Saturday, 24 February 2007

A Cultural Vulture?

Being a claimed 'Master of Tibetan Medicine' can be a rewarding business and one wonders how much profit Christopher Hansard makes, from what appears his contemptuous misrepresentation of the Tibetan Bon tradition. A not inconsiderable 'empire' has been built upon the fantastic and bogus foundations surrounding Mr.Hansard. Apart from a number of workshops, which can cost the 'seeker of inner peace and harmony' several hundred dollars, he is director of a 'medical' center in a prestigious part of London, where one presumes he dispenses his so-called Tibetan medical skills for further profit?

He has also produced a number of books which, appealing to a certain demographic, feature the marketable term 'Tibet' or 'Bon' in their titles. These have been widely promoted by the publishers, who presumably are either ignorant of Hansard's questionnable claims or too busy making money to care? Reviews of his 'works' appear on various internet sites such as Amazon where, curiously, the syntax used to praise his 'teachings' all possess a worrying similarity. Could it be Mr. Hansard is engaged in a duplicitous form of self-promotion? His books have also received the fascinating endorsement of two exotic individuals who apparently state:

"I have read the Tibetan Art of Living; it is a rare treasure, a distillation by the author who has real understanding and spiritual achievement. It is a book shown to me by a professor at an American university and it is the real thing, I will encourage all students of differing types of Tibetan wisdom to learn from the new and emerging spiritual master." Tsevegar Rimpoche, Dharamsala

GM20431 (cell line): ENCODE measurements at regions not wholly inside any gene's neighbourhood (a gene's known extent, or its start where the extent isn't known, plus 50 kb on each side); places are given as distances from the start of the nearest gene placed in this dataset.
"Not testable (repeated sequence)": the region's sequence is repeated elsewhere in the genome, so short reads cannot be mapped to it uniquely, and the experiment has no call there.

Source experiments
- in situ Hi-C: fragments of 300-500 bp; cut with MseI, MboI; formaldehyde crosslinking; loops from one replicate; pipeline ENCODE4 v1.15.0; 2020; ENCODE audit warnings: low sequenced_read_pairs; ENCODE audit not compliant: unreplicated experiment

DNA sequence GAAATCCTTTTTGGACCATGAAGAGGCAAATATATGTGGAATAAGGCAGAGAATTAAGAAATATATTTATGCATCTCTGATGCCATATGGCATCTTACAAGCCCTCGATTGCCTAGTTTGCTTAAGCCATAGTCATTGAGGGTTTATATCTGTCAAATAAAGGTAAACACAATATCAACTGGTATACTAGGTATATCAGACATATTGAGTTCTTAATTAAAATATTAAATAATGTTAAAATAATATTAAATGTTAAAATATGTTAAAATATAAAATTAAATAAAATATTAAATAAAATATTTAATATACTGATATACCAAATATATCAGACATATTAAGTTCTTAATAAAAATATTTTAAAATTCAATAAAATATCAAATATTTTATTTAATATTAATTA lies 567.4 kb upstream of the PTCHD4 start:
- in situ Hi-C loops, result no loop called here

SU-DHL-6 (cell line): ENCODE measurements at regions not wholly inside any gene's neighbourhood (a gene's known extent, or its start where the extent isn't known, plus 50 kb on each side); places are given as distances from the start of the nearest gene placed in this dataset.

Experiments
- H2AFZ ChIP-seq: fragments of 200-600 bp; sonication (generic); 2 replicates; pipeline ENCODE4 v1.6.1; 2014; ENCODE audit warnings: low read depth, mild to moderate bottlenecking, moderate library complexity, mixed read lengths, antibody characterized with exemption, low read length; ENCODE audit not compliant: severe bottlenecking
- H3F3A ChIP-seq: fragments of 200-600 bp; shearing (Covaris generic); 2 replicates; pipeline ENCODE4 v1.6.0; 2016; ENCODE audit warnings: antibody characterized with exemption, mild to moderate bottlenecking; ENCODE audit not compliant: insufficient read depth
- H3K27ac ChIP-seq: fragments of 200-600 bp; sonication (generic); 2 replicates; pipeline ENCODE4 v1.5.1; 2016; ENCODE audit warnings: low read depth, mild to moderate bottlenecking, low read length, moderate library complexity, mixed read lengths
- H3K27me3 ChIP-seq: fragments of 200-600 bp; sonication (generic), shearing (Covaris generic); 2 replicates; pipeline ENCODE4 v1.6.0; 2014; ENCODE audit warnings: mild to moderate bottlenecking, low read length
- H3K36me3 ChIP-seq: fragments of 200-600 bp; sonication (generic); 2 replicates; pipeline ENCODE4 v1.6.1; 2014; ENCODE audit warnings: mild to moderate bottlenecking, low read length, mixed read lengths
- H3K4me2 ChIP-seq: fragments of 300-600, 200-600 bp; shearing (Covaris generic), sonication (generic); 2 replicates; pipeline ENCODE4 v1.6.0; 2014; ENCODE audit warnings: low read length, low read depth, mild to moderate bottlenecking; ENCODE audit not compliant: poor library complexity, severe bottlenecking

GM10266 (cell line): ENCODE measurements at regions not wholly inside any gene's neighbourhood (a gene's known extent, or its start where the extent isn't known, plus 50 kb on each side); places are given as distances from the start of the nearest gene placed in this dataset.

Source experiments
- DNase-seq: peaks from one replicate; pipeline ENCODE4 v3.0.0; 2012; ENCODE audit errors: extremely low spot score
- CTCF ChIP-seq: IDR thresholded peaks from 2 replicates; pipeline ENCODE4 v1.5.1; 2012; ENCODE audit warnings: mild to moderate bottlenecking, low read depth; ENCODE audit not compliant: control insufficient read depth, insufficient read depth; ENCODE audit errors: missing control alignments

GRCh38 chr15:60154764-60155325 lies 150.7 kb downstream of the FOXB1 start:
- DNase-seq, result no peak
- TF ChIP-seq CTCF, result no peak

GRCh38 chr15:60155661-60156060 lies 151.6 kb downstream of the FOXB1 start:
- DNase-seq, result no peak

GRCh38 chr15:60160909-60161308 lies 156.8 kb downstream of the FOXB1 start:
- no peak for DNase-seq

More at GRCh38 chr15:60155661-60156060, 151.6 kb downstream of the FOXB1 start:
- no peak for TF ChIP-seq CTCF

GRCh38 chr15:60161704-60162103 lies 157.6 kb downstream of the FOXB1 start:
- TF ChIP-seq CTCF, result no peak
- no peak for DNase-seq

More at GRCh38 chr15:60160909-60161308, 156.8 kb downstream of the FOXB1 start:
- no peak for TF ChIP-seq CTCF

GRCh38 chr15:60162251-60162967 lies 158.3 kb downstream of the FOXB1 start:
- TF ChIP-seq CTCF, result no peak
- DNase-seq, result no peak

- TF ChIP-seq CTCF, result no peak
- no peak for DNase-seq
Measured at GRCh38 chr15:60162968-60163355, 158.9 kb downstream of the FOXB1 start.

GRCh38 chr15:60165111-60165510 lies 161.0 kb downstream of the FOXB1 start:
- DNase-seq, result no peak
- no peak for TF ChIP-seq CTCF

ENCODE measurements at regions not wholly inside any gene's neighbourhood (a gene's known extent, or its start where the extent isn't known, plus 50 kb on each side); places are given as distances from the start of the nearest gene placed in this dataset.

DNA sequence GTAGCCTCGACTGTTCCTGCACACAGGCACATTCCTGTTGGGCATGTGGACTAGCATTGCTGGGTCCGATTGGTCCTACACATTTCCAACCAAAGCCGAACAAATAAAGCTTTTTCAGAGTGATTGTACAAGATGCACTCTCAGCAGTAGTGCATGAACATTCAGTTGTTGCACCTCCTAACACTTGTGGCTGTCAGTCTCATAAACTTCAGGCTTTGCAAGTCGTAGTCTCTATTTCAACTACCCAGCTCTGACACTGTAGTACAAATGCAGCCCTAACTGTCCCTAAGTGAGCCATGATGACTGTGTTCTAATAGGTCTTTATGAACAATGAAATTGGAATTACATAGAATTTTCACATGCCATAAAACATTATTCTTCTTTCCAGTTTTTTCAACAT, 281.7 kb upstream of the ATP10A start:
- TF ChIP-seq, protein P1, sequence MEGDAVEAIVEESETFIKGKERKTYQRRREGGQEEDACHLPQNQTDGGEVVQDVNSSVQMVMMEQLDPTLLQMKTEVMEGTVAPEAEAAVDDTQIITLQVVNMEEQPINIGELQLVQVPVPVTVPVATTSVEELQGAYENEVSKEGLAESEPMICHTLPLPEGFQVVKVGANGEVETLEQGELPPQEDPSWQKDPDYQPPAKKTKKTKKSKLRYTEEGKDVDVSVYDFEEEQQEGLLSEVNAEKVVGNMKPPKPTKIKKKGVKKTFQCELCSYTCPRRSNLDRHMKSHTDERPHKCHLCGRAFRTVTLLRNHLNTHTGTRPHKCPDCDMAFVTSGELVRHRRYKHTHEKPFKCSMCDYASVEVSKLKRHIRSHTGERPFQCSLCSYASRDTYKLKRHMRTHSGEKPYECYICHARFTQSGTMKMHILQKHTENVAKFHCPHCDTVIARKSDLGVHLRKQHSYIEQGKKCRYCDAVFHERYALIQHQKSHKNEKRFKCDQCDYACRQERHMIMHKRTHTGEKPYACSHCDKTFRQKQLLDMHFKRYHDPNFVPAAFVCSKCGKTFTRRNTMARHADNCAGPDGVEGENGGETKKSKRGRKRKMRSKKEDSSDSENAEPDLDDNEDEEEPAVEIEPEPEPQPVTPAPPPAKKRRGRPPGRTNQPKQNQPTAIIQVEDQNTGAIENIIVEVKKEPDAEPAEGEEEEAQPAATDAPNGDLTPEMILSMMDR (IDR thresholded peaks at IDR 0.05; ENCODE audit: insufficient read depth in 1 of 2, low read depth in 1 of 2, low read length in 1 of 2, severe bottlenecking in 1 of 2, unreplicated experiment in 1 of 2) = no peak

"Christopher Hansard has obviously been taught by learned people and his spiritual realization is obvious. The west is fortunate to have such a treasure; I look closely to what the future may bring for him and his work." Dorjong Rimpoche, Tajit Bon Retreat, The Kingdom of Mustang

Curious about the identity of the 'authors' (note the coincidental enthusiasm of both reviewers for the word 'treasure') and having many contacts in Dharamsala India I have thus far been singularly unable to identify 'Tsevegar Rimpoche',. A surprising disappointment, not least because of the small size of that Tibetan settlement and given all Rimpoches are known by the community. Furthermore, the name itself is rather curious, unlike any Tibetan name I have come across, more like Mongolian or Kazakh! Yet another of Mr.Hansard's mystery supporters!

Equally puzzling is the name of the second reviewer, 'Dorjong', another strange variation. What of the phrase 'Tajit'? This appears to have Turkic origins, yet this monastery is supposedly based in Mustang, a remote ethnically Tibetan region of Western Nepal that borders Tibet. How a Tibetan Bon monastery has acquired such a title is extremely baffling. Significantly, although challenged to furnish contact details of these individuals, Mr.Hansard has thus far declined to do so. Meanwhile the genuine Tibetan Bon community has never heard of this monastery!

Whatever the facts behind such smoke and mirrors Mr.Hansard has developed quite a career upon the back of Tibet and its Bon culture. and seems to be unconcerned by what many would consider a parasitic and cynical exploitation.